He wasn’t a hero, and I wasn’t looking for bad guys.

The character reminded me a lot of Chazz Palminteri, one of the great movie mobsters
The character reminded me a lot of Chazz Palminteri, one of the great movie mobsters

I HAD SEEN HIS KIND before and knew it as soon as he walked into the room.

Not as old as he looked.

Not as tall as he thought he was.

Thick-chested.

Gnarled hands.

Black hair slicked back with grooming cream.

He could have been a boxer.

Or maybe he walked a beat behind a badge.

In either case, he hadn’t won many fights.

In the ring.

In the back alleys.

His face had taken a pounding.

Neither eye ever quite looked in the same direction at the same time.

His nose had been broken more times than put back together.

And his voice was a hoarse whisper when he spoke.

Too many cigarettes.

Too much whiskey.

To many late nights with too many cheap women.

They were a deadly combination.

He said he was looking for a job.

Well, what he said was he was looking for a story.

He had experience.

“I can play the hero,” he said.

“Tough guy?”

“When I need to be.”

“How about the love scenes?” I asked.

“I’m pretty good when I knock somebody around,” he said.

“I already have a hero,” I said.

“You need a bad guy?”

“Every good story needs one.”

“Look at me,” he said.

I did.

“This face was made for a bad guy,” he said.

I nodded. I was in full agreement.

“What’s your experience?” I wanted to know.

“I’ve run a few card games,” he said. “None of them legal.”

“You a pretty good cheat?”

“I’ve buried a few that caught me cheating.”

“Anything else.”

“I run what you want me to run,” he said.

“What’s that?”

“Girls. Booze. Numbers. Drugs.”

He shrugged.

“I’m a survivor,” he said.

“What do you mean?”

“I’ve been mugged, pistol whipped, shot, stabbed at least twice, and thrown into the river with concrete blocks tied around my legs,” he said. “And I’m still here. I’ve had the best and the worst of them try to get rid of me, and I’m not done yet.”

He smiled.

It was a crooked grin.

One tooth was missing.

One was filled with gold.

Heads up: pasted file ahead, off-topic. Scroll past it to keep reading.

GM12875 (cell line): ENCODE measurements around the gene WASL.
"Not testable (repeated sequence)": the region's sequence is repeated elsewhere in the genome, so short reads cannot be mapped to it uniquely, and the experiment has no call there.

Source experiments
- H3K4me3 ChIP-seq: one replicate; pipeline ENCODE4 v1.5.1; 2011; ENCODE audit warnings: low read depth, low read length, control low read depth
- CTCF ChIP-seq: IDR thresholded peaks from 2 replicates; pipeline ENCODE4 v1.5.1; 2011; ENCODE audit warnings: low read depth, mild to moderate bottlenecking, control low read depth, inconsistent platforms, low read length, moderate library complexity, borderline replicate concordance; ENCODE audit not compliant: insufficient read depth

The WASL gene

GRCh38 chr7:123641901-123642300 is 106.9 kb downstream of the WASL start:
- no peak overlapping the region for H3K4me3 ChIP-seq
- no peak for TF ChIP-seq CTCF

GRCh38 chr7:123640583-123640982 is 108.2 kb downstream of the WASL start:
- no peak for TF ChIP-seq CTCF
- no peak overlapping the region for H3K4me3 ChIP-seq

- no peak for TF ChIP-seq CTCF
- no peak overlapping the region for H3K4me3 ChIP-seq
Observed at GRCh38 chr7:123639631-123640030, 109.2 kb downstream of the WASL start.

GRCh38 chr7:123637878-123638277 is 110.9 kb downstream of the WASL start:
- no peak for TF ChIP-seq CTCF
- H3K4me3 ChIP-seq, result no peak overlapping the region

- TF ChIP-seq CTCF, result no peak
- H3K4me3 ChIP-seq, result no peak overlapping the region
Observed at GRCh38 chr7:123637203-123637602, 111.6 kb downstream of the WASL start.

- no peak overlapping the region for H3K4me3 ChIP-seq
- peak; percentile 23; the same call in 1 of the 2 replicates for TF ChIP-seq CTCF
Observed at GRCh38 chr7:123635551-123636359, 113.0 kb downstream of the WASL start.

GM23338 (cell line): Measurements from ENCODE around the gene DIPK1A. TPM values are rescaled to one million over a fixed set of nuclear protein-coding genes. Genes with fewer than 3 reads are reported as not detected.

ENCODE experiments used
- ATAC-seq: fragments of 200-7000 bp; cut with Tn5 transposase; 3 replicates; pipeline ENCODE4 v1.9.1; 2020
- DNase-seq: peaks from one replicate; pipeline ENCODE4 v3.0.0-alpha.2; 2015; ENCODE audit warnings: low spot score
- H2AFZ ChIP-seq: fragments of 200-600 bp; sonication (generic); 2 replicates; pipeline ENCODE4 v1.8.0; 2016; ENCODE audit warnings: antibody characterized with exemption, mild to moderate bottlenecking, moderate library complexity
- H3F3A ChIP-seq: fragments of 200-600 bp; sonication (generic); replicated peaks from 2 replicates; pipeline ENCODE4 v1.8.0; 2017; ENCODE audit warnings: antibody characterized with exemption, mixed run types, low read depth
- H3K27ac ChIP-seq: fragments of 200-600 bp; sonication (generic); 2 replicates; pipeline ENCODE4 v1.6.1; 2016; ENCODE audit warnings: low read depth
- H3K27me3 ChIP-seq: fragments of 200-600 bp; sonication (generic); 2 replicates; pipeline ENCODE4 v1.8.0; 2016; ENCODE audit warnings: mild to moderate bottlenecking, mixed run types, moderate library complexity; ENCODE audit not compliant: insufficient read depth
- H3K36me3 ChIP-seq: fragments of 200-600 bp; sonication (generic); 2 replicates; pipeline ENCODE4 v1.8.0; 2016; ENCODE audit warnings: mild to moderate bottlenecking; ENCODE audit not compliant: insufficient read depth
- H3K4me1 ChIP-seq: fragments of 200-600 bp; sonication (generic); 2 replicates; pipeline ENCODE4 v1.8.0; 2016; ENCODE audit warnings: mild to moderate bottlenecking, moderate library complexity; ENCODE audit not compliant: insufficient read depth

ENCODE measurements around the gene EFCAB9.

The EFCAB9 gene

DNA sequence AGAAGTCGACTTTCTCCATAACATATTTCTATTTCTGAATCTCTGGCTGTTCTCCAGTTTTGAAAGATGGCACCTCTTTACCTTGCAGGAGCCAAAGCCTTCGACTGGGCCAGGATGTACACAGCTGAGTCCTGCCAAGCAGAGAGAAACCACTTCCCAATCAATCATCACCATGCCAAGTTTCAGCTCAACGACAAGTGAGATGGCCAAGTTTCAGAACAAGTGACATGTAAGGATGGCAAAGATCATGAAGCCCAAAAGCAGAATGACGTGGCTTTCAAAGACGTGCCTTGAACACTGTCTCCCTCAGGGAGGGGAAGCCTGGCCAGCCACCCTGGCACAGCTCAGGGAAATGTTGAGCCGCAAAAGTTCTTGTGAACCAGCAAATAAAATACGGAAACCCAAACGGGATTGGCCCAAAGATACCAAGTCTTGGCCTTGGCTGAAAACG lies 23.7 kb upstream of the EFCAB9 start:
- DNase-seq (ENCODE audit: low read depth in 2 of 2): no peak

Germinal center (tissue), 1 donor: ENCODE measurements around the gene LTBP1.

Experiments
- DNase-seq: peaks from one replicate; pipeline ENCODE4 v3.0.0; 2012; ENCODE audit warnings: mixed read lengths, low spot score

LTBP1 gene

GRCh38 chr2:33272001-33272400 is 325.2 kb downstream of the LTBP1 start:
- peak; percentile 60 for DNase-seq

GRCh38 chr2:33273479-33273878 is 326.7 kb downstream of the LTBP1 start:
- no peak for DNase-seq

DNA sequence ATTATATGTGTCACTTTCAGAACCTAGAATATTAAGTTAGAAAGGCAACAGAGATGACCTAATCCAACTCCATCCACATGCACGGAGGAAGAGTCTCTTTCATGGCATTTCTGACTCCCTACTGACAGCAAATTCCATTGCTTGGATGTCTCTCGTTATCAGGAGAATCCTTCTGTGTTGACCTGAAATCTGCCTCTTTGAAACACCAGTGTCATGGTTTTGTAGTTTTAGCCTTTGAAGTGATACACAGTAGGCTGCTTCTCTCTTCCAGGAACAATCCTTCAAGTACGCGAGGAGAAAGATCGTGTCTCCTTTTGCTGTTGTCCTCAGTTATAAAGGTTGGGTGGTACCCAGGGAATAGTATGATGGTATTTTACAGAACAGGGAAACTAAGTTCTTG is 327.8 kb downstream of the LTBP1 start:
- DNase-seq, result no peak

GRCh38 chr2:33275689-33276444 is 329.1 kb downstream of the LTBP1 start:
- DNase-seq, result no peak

“I’m sorry,” I said. “I’m afraid you won’t do.”

“Why not?”

“It’s not that kind of story.”

He frowned.

He spit.

He crossed one eye.

“What kind of story is it?” he asked.

“It’s about football,” I said.

“College?”

“High school.”

“Need a coach?” he asked.

“Can you play one?”

“Only if the game is crooked,” he said.

“Give me you best half-time speech,” I said.

He squared his shoulders, cocked his head, leaned forward and said in that harsh, gruff, whispered voice of his:

“Boys, I once heard the legendary Paul “Bear” Bryant say that finding the price of success is simple. You’ve just got to use all of your courage to force yourself to concentrate on the problem at hand, to study it from all angles and play the best you can. He said that nothing worthwhile had ever been achieved without constant strain, pain, and stress.”

He stepped back.

“What does that mean?” I asked.

“I have absolutely no freaking idea,” he said.

I grinned.

He grinned.

“You’ll make a damn fine coach,” I said.

“Do we win?” he asked.

“Probably not.”

“Do we cheat?”

“Never.”

“That’s your problem,” he said.

“What’s that?”

“If you let me cheat, we can win the damn game.”

“It’s not about the game.”

“That’s your trouble,” he said.

“What’s that?”

“If it’s not about the game, it’s not about football.”

Maybe he was right.

But this time, I hoped he wasn’t.

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  • Caleb Pirtle

    You sometimes get lucky when you’re auditioning for characters in a novel. This time I did. I know what the coach looks like, so I can move on.

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